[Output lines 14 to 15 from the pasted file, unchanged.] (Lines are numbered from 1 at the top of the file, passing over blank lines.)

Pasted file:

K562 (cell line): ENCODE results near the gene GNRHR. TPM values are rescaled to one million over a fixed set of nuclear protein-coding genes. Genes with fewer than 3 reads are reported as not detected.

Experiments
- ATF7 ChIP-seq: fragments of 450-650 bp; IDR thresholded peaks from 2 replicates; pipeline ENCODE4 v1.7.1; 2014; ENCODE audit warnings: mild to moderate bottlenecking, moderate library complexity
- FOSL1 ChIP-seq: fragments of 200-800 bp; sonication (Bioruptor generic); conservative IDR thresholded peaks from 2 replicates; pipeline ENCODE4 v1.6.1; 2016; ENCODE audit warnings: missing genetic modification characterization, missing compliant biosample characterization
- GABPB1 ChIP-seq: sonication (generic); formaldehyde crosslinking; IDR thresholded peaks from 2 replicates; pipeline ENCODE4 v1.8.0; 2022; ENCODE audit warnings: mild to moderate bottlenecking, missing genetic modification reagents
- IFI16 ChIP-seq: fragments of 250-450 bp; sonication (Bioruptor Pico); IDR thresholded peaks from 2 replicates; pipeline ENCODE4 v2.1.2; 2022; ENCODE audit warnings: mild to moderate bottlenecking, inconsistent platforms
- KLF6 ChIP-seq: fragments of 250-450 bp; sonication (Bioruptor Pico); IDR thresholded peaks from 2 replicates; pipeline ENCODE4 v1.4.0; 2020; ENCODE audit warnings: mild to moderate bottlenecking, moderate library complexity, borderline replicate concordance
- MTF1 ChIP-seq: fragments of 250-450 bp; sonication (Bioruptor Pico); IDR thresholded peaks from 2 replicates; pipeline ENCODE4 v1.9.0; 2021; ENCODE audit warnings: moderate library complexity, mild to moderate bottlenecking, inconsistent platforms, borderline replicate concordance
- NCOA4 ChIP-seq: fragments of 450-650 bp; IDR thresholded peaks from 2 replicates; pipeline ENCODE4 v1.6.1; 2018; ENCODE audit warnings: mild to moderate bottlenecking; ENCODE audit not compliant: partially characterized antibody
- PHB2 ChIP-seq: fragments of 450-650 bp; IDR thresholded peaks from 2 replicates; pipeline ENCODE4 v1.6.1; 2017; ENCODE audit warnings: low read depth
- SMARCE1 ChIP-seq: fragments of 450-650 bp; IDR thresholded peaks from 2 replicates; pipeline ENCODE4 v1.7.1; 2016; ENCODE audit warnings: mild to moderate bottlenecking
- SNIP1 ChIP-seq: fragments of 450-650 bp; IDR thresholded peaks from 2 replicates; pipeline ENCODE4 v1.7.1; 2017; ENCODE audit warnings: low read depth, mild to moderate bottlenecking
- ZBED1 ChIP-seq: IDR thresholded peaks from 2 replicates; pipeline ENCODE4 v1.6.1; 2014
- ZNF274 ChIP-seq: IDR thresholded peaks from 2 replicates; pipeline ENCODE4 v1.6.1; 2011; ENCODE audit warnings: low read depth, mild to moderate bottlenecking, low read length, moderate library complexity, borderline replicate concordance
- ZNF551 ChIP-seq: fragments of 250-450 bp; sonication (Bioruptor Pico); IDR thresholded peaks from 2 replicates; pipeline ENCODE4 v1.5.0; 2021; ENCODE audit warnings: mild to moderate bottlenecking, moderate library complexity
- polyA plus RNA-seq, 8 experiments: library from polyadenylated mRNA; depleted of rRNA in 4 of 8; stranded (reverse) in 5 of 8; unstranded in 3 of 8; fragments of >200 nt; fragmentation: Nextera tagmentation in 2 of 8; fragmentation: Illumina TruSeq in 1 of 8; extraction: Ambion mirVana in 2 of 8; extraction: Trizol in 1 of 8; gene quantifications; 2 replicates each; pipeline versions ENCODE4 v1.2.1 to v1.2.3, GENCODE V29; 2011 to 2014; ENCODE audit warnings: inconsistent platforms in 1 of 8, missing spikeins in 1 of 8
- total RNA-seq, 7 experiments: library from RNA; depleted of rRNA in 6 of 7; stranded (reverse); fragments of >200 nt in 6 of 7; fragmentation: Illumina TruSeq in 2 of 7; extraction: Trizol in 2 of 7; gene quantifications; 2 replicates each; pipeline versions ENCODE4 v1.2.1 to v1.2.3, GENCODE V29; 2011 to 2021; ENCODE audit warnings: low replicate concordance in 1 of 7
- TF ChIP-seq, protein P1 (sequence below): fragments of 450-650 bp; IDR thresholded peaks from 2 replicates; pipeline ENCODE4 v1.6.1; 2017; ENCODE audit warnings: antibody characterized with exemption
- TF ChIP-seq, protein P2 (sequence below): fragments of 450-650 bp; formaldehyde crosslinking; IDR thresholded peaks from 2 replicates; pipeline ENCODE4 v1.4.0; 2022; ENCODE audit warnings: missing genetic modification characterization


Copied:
- ZNF274 ChIP-seq: IDR thresholded peaks from 2 replicates; pipeline ENCODE4 v1.6.1; 2011; ENCODE audit warnings: low read depth, mild to moderate bottlenecking, low read length, moderate library complexity, borderline replicate concordance
- ZNF551 ChIP-seq: fragments of 250-450 bp; sonication (Bioruptor Pico); IDR thresholded peaks from 2 replicates; pipeline ENCODE4 v1.5.0; 2021; ENCODE audit warnings: mild to moderate bottlenecking, moderate library complexity